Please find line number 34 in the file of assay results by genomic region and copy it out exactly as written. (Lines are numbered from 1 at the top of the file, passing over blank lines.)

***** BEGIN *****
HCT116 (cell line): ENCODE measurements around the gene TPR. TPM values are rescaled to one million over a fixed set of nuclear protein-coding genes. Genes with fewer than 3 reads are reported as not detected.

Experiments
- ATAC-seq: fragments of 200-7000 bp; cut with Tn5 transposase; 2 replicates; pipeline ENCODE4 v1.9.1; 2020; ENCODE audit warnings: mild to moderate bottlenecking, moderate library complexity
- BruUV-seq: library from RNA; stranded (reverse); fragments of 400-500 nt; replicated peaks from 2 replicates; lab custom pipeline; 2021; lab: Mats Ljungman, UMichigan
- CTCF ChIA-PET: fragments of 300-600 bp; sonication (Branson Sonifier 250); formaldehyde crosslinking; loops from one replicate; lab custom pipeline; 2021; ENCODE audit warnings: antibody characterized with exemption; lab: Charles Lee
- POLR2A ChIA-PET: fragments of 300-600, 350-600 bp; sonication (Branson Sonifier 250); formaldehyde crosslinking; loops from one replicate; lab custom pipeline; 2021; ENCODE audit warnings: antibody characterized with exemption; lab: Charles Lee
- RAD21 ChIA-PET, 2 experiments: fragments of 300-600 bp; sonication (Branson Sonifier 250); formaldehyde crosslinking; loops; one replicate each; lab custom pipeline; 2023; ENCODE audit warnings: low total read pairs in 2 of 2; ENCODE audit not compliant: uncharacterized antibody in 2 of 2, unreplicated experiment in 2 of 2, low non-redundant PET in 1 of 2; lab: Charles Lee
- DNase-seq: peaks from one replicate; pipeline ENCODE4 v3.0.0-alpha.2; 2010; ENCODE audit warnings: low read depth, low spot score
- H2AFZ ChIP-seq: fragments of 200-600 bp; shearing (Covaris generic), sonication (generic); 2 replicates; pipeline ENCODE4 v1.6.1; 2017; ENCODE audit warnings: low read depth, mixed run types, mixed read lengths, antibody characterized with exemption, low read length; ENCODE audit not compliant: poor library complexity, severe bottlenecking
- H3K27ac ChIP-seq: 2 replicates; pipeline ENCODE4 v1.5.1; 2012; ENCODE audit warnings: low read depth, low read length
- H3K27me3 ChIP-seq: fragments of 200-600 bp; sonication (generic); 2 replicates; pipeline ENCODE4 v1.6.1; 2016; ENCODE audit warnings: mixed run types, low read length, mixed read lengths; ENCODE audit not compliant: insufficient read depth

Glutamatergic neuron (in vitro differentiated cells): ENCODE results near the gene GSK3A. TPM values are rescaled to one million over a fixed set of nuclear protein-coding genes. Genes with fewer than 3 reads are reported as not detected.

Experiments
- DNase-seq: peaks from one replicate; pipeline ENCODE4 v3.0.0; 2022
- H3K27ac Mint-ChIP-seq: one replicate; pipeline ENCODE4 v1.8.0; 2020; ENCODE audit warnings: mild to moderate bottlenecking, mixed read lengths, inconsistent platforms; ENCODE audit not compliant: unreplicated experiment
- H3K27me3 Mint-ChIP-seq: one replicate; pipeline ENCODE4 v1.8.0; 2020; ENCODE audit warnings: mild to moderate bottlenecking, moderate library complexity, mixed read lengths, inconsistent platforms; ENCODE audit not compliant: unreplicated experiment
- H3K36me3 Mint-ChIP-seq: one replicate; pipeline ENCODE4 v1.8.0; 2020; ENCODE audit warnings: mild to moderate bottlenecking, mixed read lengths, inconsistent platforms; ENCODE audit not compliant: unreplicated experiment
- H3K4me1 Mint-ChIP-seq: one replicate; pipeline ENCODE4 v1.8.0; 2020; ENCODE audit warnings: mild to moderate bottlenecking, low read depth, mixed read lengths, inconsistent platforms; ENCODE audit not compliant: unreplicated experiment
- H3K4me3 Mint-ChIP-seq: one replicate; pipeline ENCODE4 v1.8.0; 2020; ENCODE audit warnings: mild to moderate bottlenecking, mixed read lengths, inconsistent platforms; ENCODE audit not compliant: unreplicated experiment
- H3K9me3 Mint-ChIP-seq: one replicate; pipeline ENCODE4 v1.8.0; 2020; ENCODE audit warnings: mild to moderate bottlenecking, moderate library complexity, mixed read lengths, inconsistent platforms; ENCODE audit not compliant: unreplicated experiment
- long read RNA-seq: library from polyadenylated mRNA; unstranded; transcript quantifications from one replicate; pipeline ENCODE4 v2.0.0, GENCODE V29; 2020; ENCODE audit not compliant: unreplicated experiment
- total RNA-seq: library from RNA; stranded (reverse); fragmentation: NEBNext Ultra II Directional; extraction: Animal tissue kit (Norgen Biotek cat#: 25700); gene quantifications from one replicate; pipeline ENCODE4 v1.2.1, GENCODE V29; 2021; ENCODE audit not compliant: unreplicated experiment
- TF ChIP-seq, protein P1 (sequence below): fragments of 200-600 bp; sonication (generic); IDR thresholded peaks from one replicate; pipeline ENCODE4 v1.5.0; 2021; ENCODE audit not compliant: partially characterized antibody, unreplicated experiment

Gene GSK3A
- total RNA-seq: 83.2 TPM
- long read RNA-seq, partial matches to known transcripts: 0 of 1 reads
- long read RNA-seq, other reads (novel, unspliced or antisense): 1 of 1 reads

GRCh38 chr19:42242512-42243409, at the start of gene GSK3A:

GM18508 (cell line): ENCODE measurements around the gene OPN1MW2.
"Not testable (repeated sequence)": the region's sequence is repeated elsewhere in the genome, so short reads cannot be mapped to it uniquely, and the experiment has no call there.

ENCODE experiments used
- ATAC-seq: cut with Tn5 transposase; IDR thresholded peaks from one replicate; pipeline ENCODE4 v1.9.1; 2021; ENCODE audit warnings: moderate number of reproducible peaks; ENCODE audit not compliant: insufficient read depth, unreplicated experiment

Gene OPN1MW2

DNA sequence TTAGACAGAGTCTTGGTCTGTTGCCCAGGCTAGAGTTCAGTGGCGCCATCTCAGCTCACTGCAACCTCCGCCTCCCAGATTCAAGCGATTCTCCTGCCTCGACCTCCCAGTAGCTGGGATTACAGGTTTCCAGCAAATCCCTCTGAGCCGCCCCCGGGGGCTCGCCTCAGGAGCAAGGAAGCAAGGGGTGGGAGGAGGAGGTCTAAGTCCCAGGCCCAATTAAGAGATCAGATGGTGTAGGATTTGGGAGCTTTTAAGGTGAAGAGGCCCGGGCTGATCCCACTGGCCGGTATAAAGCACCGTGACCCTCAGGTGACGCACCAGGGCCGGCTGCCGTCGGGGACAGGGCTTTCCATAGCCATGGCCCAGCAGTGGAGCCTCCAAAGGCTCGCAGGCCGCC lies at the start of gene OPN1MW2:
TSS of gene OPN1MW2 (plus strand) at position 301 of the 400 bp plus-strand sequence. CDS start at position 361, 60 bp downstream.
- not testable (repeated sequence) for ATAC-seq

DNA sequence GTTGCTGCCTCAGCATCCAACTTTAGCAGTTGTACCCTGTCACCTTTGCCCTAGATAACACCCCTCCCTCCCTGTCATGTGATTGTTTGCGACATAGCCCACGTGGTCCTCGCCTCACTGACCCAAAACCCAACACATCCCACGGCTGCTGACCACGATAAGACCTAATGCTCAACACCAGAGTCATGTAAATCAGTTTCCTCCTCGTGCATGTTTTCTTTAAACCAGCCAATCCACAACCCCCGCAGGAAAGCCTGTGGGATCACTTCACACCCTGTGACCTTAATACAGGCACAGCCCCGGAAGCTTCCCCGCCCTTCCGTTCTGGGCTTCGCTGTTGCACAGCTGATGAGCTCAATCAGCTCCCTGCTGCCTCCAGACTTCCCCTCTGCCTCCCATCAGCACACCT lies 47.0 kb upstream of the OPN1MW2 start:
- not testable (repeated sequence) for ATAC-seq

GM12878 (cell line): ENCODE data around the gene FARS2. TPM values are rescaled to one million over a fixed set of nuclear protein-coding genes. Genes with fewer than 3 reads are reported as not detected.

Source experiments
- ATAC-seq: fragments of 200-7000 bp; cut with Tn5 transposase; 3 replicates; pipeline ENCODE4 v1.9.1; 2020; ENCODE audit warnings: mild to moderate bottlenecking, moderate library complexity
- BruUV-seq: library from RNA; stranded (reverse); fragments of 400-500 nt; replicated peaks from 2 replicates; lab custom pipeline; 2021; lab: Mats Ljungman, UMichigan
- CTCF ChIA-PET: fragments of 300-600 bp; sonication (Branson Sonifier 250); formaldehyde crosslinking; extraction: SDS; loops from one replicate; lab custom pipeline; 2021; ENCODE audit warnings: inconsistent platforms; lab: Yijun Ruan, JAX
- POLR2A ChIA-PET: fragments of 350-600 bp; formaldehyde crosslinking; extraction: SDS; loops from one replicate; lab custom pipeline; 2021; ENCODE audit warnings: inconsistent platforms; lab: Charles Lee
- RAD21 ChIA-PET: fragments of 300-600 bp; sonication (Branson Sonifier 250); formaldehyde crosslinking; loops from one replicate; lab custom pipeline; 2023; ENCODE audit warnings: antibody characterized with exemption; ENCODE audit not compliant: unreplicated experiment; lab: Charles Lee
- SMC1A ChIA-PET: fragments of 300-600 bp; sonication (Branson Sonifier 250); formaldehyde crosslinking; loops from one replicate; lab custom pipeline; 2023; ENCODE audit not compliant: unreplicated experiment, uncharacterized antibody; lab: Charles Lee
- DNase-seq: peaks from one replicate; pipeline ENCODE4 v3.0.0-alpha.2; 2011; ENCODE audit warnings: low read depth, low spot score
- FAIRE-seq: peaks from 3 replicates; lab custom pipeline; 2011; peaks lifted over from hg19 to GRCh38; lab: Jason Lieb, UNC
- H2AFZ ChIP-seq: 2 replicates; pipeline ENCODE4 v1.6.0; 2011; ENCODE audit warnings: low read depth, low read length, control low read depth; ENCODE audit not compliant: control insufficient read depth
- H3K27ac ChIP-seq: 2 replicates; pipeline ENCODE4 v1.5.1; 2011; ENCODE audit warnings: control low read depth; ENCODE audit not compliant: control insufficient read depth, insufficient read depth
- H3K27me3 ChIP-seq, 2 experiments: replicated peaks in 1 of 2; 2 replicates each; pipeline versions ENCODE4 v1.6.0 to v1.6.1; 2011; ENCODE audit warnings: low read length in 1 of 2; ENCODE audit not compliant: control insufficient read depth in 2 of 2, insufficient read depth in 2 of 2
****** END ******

DNA sequence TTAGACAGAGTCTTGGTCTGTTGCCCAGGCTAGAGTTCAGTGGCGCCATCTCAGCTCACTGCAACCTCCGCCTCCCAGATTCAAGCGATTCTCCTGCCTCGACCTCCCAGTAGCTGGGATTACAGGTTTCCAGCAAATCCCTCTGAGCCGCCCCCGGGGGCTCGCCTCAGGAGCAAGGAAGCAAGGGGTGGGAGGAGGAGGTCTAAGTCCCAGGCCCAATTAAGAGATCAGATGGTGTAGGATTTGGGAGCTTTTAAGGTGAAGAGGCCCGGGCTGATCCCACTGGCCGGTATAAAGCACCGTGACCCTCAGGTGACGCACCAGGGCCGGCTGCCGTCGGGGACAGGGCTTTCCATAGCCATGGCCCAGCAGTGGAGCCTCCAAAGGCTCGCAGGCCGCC lies at the start of gene OPN1MW2: